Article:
Phase 2: Finding Helpful Resources

Updated 7 years 9 months ago

In Phase 1, I developed questions about my topic. This is Phase 2 where I will be reaching out to experts and sources in the village.

While researching for Phase 3, I used many keywords to find the information I needed to expand my knowledge on my topic. I order to gain a better understanding of what led up to Liberation, I used keywords like "Chinese Civil War" to learn more about the conflict between the two political parties, the CCP and the KMT. In order to learn more about these parties, I used words like "Chinese Communist Party" and "Kuomintang/Chinese Nationalists", along with researching people like Mao Zedong, Sun Yat-Sen, and Chiang Kai-shek. I found that Liberation was also called "Chinese Communist Revolution of 1949" so I used that term to do further research on the actual event. I also researched the new laws made at the time using key words like "Land Reform Law", "Marriage Reform/New Marriage Law". I also used general terms like "Chinese Reforms 1950s" and "Chinese Campaigns." After finding specific laws and campaigns I was able to learn more about the changes the country was going through at the time.

I think most of the sources I have used to learn more about my topic were quite reliable. I used sources, like Crash Course, that my humanities teacher has used in class. I cross referenced information from different sources to try to find more accurate information. I tried to pick sites that seemed more reliable and did my best to find publishing information along with cited sources, which was shown at the bottom of the articles. I used Wikipedia as a way to gain a basic understanding of different events, but always checked other sources and researched further.

For my expert, I chose to email Martin K. Whyte, a professor at Harvard whom I found on Google Scholar.

Dear Mr. Whyte,

My name is Eirean and I'm an eighth grade student at Shanghai American School. I'm currently participating in a program called Microcampus and will soon be leaving for the village of Xizhou in Yunnan. I would be honored to receive feedback on my project at http://sasmicrocampus.org/content/phase-0-getting-started-topic-explorat.... To guide me as I research I have created a list of questions:
 
1. How did new laws and campaigns affect Xizhou? Which one had the most significant effect?
2. Did China's involvement in the Korean War affect the people living in Xizhou?
3. How did the majority of Xizhou view Chairman Mao and the Communist Party?
4. How did the majority of Xizhou view Chiang Kai-shek and the Nationalists?
5. How did the aftermath of Liberation affect trade in Xizhou?
6. How did life in Xizhou before Liberation compare to life afterwards?
7. Did the quality of life improve after Liberation?
8. How did Liberation leave a lasting effect?
9. Did Liberation improve Xizhou's standard of living?
10. How did Liberation change women's rights and role?
 
Thank you for taking the time to look at this email.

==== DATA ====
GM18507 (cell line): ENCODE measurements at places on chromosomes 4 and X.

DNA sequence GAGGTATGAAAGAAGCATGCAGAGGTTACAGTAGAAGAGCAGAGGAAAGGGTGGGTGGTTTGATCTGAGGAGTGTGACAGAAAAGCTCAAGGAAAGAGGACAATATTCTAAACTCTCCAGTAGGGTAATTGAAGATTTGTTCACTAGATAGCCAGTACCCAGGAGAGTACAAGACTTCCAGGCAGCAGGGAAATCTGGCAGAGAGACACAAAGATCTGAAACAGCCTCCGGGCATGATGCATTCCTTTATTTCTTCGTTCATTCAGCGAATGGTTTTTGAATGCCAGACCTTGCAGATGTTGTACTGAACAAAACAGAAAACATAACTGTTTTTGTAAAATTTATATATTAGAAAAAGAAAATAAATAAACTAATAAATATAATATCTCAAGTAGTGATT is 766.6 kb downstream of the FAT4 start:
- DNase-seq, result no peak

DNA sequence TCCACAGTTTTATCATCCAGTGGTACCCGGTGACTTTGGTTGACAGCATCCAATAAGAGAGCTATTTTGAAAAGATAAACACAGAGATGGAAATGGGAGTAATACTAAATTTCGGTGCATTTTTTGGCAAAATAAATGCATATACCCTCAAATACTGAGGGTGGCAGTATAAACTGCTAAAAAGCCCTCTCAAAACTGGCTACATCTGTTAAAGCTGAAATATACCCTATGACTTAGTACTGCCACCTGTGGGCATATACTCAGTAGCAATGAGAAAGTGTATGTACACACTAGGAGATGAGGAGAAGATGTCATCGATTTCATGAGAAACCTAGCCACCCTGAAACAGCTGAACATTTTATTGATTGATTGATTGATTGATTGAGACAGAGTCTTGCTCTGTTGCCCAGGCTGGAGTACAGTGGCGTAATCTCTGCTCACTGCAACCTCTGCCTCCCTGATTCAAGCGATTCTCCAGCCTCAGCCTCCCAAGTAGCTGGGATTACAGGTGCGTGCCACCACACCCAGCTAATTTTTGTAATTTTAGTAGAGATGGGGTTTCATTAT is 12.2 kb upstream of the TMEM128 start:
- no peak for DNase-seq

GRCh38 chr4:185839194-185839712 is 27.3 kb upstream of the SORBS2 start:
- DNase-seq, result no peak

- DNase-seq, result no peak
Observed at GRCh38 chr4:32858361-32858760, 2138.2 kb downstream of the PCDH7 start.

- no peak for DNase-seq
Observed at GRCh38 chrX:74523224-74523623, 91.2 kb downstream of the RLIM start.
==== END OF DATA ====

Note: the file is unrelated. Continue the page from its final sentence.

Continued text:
Sincerely,
Eirean
 
Student of Shanghai American School, Middle School, Pudong Campus
 
My expert has not responded as of January 29th.
 
Next, I will be finding sources in Xizhou. These sources are also known as "Three to Fives" since we will be talking to 3-5 adults for 3-5 minutes.
 
I have talked to Mr. T, Mrs. Mai, and Mr. Craig for my 3 to 5s. I talked to Mr. T, not only because I was required to, but because he has been to Xizhou many times in the past and knows a lot about Xizhou's people and its history. Also, Mr. T has experience when it comes to helping students wth their inquiry projects. I chose to interview Mrs. Mai because I thought she would be familiar with Xizhou and the people living here. Lastly, I talked to Mr. Craig, the general manager of the Linden Centre. He has been living in Xizhou for quite some time now and he seems to know the village well.
 
Possible Resources/Connections/Notes from 3 to 5's:
 
  • elderly guard at Yangzhouran (already have his phone number, name written down in Chinese)
  • Mr. Duan, former government official and soldier
  • Mr. Linden, owner of the Linden Centre
  • Mr. Yang, former lawyer
  • visit Mr. Yang's barber shop and listen to what the elderly men say when they talk about that time
  • talk to elderly women to learn whether Liberation dramatically changed their lives or if their lives just stayed the same
  • What was Liberation? What were the people liberated from?
  • maybe focus on how daily life changed, not so much politics
  • Mr. Yang, the barber
  • meet people, ask about parents and grandparents
  • person must be at least 80 to remember that time period clearly
  • there is a place where elders congregate uphill
  • spend some time in mosque maybe, there might be older people there
  • Was the experience of Liberation different for the muslim community in Xizhou compared to the Bai people?
  • a video that Mr. T has that is about China's history
Another place where I could get more information about my topic is the Linden Centre library. I haven't looked through the books there yet, but I would look for books that were about the Liberation and how it might have changed a person's day to day life. I will now be moving on to Phase 3, where I will be keeping track of information that will hopefully help me answer my Big Questions (which can be found in my Phase 1).
 
Hey, I'm Marie! I was so lucky to live in Xizhou, even if it was only for a month. It was a lovely place with spectacular scenery and wonderful people. I don't think I could ever forget the things I experienced or the people I met while living in there. I honestly hope that I left a positive impact on Xizhou, because Xizhou definitely left a positive impact on me.